Labour leadership candidate Rebecca Long-Bailey supports lowering the upper abortion limit in cases of disability.
The upper abortion limit in England and Wales is 24 weeks, but there is no time limit for the termination of pregnancies if there is evidence of fatal foetal abnormality or if doctors believe that continuing the pregnancy would put the mother's life at significant risk.
In written answers to questions put to her by Catholic priests in Salford in the run-up to the election, Ms Long-Bailey, a Catholic clarified her position on abortion.
"Whilst I would never contemplate abortion I have tried to understand the agonising decisions many feel forced to make and what support they would need," she said.
"For example: the woman with a medical condition who is told she and her unborn child may die if she goes through with the pregnancy or the 15 year old scared to tell anyone and seek guidance.
"My main concerns are about the lack of support, guidance and the lengths many may feel forced to go to.
"Gone are the days of back street abortion clinics and now I fear that many may look to the internet to procure dangerous and unregulated products, without the advice and support they may desperately need, putting themselves in danger and making a life altering decision without counselling or knowledge of the real emotional implications it will have.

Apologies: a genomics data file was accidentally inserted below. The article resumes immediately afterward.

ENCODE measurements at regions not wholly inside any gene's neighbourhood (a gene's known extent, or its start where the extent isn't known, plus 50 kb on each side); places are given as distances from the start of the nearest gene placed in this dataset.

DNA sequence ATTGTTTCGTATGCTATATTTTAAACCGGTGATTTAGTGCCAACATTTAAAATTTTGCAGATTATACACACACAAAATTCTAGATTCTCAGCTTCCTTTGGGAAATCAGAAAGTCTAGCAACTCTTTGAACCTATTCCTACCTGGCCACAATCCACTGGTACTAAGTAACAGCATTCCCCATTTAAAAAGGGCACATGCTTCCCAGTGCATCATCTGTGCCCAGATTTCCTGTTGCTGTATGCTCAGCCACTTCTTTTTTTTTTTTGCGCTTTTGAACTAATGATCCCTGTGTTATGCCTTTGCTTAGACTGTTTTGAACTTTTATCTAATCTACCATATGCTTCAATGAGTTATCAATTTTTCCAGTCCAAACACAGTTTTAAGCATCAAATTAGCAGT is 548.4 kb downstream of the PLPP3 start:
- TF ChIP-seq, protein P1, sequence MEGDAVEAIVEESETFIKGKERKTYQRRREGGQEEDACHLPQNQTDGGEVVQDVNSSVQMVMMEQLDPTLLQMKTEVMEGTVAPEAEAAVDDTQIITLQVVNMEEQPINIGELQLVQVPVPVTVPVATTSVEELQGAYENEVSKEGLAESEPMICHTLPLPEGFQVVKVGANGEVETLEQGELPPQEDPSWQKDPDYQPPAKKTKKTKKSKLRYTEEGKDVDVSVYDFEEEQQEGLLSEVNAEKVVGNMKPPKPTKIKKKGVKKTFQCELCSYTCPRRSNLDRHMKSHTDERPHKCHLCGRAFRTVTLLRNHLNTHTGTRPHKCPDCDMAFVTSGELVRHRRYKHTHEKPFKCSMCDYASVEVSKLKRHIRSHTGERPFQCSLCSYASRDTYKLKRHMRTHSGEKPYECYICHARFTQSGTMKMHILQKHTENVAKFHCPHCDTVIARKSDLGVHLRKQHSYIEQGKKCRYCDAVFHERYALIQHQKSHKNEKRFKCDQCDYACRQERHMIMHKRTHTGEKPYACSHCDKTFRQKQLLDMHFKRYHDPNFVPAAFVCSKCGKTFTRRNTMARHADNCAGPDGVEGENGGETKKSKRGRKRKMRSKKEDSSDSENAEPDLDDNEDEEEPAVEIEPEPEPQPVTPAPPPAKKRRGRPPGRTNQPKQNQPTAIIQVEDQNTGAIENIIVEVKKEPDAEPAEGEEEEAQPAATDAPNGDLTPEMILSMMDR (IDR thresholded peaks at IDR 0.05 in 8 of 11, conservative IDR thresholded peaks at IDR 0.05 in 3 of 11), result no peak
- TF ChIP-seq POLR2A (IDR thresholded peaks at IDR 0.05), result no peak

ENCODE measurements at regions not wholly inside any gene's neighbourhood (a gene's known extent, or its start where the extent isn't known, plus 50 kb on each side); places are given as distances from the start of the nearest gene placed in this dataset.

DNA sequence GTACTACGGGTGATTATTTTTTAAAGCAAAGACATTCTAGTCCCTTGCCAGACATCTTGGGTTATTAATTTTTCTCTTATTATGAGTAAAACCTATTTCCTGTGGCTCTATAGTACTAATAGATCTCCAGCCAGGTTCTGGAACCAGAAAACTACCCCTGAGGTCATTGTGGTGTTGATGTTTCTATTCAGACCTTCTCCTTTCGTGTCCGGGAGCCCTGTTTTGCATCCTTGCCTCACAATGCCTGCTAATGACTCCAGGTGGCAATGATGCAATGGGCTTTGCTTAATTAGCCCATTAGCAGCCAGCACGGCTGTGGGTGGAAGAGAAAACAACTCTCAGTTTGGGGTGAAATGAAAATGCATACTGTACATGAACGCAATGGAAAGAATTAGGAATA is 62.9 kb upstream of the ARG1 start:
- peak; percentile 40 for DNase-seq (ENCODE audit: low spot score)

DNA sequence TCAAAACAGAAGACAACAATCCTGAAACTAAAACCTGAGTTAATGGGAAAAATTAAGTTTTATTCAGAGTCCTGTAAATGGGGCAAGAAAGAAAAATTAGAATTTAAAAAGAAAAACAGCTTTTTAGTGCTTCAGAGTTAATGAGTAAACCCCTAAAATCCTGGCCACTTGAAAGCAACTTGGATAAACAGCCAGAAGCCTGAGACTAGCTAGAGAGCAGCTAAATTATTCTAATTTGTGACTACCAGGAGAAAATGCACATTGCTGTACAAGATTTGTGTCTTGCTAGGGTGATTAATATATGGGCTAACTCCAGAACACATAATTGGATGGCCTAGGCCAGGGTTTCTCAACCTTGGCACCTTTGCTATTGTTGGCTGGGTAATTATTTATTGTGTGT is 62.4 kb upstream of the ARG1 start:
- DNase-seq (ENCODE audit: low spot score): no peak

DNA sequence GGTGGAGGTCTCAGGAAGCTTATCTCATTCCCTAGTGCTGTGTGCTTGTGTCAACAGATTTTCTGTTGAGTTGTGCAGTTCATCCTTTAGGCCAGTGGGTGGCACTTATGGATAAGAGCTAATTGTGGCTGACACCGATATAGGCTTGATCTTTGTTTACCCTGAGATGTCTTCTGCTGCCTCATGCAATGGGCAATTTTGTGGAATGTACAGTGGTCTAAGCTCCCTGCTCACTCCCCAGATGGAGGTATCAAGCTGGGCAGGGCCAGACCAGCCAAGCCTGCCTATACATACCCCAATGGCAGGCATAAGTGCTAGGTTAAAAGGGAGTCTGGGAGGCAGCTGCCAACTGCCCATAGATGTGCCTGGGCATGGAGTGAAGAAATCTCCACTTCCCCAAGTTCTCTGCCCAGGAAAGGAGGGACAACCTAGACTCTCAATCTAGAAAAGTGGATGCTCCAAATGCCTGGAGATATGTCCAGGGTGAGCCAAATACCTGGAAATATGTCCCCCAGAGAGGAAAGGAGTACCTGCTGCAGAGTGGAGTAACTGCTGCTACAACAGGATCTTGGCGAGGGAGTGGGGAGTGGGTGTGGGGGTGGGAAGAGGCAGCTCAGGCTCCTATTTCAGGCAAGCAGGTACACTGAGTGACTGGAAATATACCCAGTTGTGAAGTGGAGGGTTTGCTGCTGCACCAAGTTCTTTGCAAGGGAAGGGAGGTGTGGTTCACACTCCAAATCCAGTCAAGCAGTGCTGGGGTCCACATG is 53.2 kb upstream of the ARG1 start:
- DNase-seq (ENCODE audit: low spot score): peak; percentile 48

"That is why I think that we do need to have a discussion about what a comprehensive, safe, properly regulated approach would be. One which also seeks to provide the advice and support to those who may feel forced to think about taking such a life changing decision."
Commenting on abortions in the case of disability, she said: "It is currently legal to terminate a pregnancy up to full-term on the grounds of disability while the upper limit is 24 weeks if there is no disability.
"I personally do not agree with this position and agree with the words of the Disability Rights Commission that 'the context in which parents choose whether to have a child should be one in which disability and non-disability are valued equally'."
Her team defended her comments after they surfaced this week in a report by Red Roar.
In comments to the Press Association, a spokesman for Ms Long-Bailey accused the Red Roar website of being "fake news peddlers" who were trying to "propagate a misleading narrative".
"Rebecca unequivocally supports a woman's right to choose and has only ever voted in favour of extending the right to abortion, such as in Northern Ireland," he added.
"Rebecca's response to the deanery of Salford clarified the existing law and current Labour policy, stating that abortion procedures should be properly regulated, and that women's reproductive rights and the decriminalisation of abortion should be maintained."